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AOS 2 UNIT 4 MENTAL HEALTH
Terms in this set (27)
What is Mental Health?
psychological state of someone who is functioning at a satisfactory level of emotional and behavioural adjustment
what are Mental Health problems?
a disruption to an individual's usual level of social and emotional wellbeing - so withdrawing from friends and family, or feeling sad more than usual.
what are Mental Disorders?
a psychological state characterized by emotional difficulties that lead to emotional or behavioural impairment or disability severe enough to require psychiatric intervention.
What is a Predisposing risk factor?
Increases susceptibility to a mental health problem
What is a Precipitating Risk Factor?
contributes to the occurrence of a mental health problem.
What is a Perpetuating risk factor?
Inhibits recovery from a mental health problem
What is a Protective Factor?
Prevents the occurrence or reoccurrence of a mental health problem
What is Genetic vulnerability?
A biological risk factor that refers to an increased risk in the development of a particular disease or mental disorder based on your genetic make-up.
What is poor sleep and substance abuse?
Poor sleep and substance abuse is a biological factor that contributes to the onset of a mental health disorder.
What is poor response to medication?
A biological risk factor that refers to no reduction in the symptoms of a mental health disorder despite taking the prescribed dosage.
What is rumination?
A psychological risk factor that refers to the compulsively focused attention on the symptoms of one's distress, and on its possible causes and consequences, rather than its solutions
What is impaired memory and reasoning?
people with mental disorders commonly demonstrate impaired reasoning and memory through their distorted and maladaptive ways of thinking and inability to come to conclusions.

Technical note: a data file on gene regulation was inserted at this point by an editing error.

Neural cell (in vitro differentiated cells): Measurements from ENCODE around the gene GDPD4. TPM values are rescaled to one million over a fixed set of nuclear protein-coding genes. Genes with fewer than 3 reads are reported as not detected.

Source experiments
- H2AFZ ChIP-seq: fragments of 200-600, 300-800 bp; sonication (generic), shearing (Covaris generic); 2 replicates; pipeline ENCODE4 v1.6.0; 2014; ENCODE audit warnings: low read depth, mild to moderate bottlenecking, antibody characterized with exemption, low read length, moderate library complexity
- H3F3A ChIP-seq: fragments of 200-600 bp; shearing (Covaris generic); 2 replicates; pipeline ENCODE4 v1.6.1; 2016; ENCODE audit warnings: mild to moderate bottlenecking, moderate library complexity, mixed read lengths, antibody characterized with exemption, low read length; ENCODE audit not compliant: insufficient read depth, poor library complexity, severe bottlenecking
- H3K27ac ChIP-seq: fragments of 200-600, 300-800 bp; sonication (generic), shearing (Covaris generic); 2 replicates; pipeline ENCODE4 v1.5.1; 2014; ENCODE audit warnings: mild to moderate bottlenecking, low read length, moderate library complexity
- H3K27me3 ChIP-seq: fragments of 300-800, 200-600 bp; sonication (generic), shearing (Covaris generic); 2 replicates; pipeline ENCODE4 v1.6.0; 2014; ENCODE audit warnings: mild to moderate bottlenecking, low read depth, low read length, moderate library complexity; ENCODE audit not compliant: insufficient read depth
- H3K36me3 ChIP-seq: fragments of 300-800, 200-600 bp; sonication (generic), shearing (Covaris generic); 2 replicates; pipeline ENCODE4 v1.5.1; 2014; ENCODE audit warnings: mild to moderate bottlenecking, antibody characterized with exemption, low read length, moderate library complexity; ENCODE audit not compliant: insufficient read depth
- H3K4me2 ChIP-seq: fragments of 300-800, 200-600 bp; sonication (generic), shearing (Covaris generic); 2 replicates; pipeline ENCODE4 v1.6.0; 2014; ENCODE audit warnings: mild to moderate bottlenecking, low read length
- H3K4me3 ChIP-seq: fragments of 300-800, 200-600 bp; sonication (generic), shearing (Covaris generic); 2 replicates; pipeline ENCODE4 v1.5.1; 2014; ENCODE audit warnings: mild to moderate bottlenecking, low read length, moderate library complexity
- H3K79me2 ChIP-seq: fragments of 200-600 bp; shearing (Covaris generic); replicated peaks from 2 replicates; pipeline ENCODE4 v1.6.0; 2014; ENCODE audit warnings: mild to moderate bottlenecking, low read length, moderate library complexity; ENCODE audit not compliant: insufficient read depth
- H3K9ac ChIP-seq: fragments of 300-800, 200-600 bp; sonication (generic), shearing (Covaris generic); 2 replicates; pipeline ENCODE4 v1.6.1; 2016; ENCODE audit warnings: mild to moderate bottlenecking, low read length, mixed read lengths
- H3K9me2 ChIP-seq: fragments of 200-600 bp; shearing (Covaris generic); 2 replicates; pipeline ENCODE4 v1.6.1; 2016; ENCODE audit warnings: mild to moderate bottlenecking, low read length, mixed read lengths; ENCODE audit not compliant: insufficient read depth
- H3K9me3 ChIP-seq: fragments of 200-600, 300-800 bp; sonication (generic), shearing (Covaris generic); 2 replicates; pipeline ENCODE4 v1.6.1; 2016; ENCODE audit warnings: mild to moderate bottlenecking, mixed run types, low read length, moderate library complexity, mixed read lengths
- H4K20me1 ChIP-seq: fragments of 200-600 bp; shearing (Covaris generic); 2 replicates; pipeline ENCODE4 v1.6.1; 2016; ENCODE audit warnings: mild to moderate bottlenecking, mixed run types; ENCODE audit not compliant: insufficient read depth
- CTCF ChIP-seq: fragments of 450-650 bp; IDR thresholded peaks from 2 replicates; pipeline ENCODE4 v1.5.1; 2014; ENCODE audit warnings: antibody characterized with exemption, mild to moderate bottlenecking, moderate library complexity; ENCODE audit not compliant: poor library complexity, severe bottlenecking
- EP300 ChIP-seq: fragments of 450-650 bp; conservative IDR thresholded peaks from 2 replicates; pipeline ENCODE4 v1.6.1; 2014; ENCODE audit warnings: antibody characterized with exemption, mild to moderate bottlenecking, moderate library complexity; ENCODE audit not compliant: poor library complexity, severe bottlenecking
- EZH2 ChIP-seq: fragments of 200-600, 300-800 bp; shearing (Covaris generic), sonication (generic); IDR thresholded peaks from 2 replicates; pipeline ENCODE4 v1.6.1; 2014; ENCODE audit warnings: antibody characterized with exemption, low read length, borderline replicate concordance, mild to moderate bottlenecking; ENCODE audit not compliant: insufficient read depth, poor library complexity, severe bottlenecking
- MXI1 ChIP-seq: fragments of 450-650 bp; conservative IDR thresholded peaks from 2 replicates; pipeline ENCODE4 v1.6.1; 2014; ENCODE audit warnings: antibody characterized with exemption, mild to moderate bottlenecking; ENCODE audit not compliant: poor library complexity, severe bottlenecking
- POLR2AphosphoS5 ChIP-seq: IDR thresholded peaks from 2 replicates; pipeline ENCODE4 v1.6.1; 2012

- Psychological Risk factor
What is poor self efficacy?
Refers to an individual's belief in their capacity to execute behaviours necessary to succeed in a specific situation or accomplish a specific task
- Psychological Risk Factor
What is disorganised attachment?
occurs when there was instability in a caregiving relationship that interferes with a child's sense of trust and security.
characterised by inconsistent or contradictory behaviour patterns in the presence of a primary caregiver
- Social Risk Factor
What is stigma?
refers to social disapproval of an individual's personal characteristics or beliefs, or social disapproval of a type of behaviour
What is cumulative risk?
Combination of a few different types of risk factors that leads to an increased risk in the development of a mental disorder.
What is a GABA dysfunction?
Low levels of GABA in the brain which can lead to an overexaggerated fear response to the phobic stimuli as there is no GABA to counter the excitatory effects of Adrenaline.
what is LTP for stress?
Pathways are created and strengthened each time someone shows a fear response and each time the amygdala is activated to display a fight flight freeze response.
Enables the establishment of a set fear response.
What is classical conditioning?
A phobia is learnt through classical conditioning
The *Neutral stimulus* is continuously paired before the *Unconditioned stimulus* which creates the *unconditioned response*. over time, the continued pairing results in the
s continuously paired before the *Unconditioned stimulus* which creates the
. over time, the continued pairing results in the
What is operant conditioning?
Antecedent - the condition in which allows a behaviour to take place
Behaviour - the way a person acts in response to a situation
Consequence - the impact of the behaviour on the individual
Perpetuates the effects of a phobia through avoidance strategies creating a negative reinforcement
What is Memory bias?
A better recollection of phobic events and information than other information or of negative over positive information
What is catastrophic thinking?
when an individual repeatedly overestimates the potential dangers of an object or event and assumes the worst
What are benzodiazepines?
They work by increasing the amount of GABA in a person's brain, which helps to inhibit overexcited neurotransmitters
An agonist in the release of GABA which is an antagonist.
What are relaxation techniques?
Methods learnt to reduce physiological and psychological arousal associated with stress.
Breathing retraining is the identifying of negative breathing habits and replacing them with new ones.
What is CBT?
Identifying negative thoughts and behaviours and replacing them with positive ones to reduce stress and anxiety.
What is systematic desensitization?
- A person is taught relaxation techniques
- The person then creates a hierarchy from being least exposed to the phobia, to most exposed.
- the person then works through the hierarchy which exercising relaxation techniques
- The process would be continued until the fear response no longer occurs.
what is psychoeducation?
aims to educate a phobic person and their family on how they can cope with and treat a phobia
- preventing avoidance techniques
- challenging cognitive bias
- Challenge unrealistic thoughts such as catastrophic thinking.
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